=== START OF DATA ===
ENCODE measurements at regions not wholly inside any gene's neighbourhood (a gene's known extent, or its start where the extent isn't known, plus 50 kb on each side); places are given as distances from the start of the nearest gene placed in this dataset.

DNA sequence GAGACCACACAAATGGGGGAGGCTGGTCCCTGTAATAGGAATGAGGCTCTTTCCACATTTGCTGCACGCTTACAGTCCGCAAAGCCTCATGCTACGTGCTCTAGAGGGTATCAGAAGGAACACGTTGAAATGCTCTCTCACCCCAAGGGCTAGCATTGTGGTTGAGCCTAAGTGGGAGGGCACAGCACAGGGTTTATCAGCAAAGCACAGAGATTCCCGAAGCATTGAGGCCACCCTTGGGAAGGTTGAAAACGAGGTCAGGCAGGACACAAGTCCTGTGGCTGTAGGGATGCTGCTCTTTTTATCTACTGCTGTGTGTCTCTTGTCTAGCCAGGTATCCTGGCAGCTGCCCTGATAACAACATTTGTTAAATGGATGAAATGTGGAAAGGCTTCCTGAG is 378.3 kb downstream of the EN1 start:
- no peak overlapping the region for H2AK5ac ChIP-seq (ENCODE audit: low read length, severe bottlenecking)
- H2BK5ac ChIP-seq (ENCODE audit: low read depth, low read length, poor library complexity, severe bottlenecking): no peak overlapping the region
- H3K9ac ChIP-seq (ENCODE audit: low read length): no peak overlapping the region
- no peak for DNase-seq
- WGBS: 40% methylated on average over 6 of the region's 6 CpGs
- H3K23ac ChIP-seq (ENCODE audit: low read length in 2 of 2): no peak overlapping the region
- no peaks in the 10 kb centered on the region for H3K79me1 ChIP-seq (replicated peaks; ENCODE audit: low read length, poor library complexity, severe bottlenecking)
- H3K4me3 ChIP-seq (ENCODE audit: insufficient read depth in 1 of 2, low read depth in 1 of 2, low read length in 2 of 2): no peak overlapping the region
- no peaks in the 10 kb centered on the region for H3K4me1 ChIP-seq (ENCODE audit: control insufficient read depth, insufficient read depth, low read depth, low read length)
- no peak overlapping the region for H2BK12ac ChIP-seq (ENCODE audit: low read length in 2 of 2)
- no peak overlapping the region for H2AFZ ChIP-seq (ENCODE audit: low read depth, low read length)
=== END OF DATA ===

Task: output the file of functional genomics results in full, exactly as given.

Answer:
ENCODE measurements at regions not wholly inside any gene's neighbourhood (a gene's known extent, or its start where the extent isn't known, plus 50 kb on each side); places are given as distances from the start of the nearest gene placed in this dataset.

DNA sequence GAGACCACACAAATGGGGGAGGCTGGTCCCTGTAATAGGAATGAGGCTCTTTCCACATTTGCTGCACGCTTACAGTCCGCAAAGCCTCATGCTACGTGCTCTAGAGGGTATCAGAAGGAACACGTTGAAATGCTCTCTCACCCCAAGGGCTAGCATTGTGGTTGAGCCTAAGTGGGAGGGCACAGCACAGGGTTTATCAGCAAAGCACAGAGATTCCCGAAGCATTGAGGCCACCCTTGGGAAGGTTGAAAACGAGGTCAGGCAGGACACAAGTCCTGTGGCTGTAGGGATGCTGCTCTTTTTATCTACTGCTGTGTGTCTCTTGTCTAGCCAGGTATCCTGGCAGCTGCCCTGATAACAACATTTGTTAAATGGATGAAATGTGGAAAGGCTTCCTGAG is 378.3 kb downstream of the EN1 start:
- no peak overlapping the region for H2AK5ac ChIP-seq (ENCODE audit: low read length, severe bottlenecking)
- H2BK5ac ChIP-seq (ENCODE audit: low read depth, low read length, poor library complexity, severe bottlenecking): no peak overlapping the region
- H3K9ac ChIP-seq (ENCODE audit: low read length): no peak overlapping the region
- no peak for DNase-seq
- WGBS: 40% methylated on average over 6 of the region's 6 CpGs
- H3K23ac ChIP-seq (ENCODE audit: low read length in 2 of 2): no peak overlapping the region
- no peaks in the 10 kb centered on the region for H3K79me1 ChIP-seq (replicated peaks; ENCODE audit: low read length, poor library complexity, severe bottlenecking)
- H3K4me3 ChIP-seq (ENCODE audit: insufficient read depth in 1 of 2, low read depth in 1 of 2, low read length in 2 of 2): no peak overlapping the region
- no peaks in the 10 kb centered on the region for H3K4me1 ChIP-seq (ENCODE audit: control insufficient read depth, insufficient read depth, low read depth, low read length)
- no peak overlapping the region for H2BK12ac ChIP-seq (ENCODE audit: low read length in 2 of 2)
- no peak overlapping the region for H2AFZ ChIP-seq (ENCODE audit: low read depth, low read length)